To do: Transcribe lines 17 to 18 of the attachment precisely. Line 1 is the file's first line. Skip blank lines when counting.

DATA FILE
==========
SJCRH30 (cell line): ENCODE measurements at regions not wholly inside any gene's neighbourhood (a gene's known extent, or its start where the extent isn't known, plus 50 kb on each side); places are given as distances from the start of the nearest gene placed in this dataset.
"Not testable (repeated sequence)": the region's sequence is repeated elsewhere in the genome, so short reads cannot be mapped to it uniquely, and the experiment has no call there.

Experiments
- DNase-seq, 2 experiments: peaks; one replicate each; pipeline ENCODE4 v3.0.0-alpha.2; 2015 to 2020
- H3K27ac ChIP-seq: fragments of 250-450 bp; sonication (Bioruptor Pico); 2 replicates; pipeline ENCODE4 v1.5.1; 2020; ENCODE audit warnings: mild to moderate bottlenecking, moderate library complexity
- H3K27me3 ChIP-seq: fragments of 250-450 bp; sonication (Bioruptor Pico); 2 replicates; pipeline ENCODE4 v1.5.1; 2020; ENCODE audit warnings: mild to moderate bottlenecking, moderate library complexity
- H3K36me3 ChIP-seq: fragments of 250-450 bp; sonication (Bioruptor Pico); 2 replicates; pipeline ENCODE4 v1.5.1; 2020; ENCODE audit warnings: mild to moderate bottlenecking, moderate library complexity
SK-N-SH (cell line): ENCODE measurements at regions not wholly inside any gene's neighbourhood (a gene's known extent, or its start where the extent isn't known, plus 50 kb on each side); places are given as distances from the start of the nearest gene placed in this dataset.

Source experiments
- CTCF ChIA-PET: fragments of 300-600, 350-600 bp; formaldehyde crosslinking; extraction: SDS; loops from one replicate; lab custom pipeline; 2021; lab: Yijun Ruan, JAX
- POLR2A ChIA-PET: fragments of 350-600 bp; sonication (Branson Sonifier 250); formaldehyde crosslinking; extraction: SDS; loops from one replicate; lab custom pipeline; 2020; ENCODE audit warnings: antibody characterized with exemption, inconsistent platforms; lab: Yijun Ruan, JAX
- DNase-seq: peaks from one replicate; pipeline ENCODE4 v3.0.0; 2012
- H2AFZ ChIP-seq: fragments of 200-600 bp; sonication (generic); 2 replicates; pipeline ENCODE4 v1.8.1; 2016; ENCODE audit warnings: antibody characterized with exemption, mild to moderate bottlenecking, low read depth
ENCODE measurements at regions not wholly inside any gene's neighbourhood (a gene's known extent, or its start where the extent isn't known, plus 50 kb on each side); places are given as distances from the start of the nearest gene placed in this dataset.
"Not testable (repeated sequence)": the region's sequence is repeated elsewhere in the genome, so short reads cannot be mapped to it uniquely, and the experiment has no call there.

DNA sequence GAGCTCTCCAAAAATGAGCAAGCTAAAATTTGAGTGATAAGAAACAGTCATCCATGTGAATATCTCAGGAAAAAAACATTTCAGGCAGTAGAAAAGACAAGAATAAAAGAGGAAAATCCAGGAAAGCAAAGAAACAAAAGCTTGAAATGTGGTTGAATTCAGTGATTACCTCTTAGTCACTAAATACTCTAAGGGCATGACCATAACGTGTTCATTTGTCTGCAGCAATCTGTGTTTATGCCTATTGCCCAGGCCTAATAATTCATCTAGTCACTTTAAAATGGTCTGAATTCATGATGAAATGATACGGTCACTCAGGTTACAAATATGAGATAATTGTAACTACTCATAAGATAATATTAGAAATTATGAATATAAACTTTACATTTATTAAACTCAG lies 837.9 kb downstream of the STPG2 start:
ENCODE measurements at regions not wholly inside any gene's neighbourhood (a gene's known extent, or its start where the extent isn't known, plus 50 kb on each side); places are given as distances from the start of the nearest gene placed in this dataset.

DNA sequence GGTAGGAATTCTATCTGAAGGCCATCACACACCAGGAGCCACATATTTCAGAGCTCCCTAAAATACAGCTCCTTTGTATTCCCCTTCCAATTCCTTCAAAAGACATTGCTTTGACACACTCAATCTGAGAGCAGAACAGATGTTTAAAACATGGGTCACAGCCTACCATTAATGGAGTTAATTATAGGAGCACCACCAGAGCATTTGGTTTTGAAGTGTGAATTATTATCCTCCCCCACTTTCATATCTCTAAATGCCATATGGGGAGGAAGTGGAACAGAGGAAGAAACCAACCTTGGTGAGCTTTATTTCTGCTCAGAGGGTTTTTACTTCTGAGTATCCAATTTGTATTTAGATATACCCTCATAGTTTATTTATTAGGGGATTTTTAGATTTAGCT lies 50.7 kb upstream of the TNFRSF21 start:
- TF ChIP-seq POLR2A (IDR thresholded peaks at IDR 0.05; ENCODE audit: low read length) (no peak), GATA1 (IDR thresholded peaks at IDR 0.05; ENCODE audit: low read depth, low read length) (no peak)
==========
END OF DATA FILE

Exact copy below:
ENCODE measurements at regions not wholly inside any gene's neighbourhood (a gene's known extent, or its start where the extent isn't known, plus 50 kb on each side); places are given as distances from the start of the nearest gene placed in this dataset.

DNA sequence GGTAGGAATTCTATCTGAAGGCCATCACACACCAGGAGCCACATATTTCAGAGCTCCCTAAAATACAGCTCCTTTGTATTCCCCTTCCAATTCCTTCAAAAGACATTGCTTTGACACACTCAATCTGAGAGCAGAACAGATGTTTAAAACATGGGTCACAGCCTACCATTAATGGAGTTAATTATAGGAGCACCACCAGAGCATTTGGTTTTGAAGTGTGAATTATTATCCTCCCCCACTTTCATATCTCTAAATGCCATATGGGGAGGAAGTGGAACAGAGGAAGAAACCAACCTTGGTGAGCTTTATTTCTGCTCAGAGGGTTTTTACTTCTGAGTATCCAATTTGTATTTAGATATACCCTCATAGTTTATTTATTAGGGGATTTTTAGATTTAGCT lies 50.7 kb upstream of the TNFRSF21 start: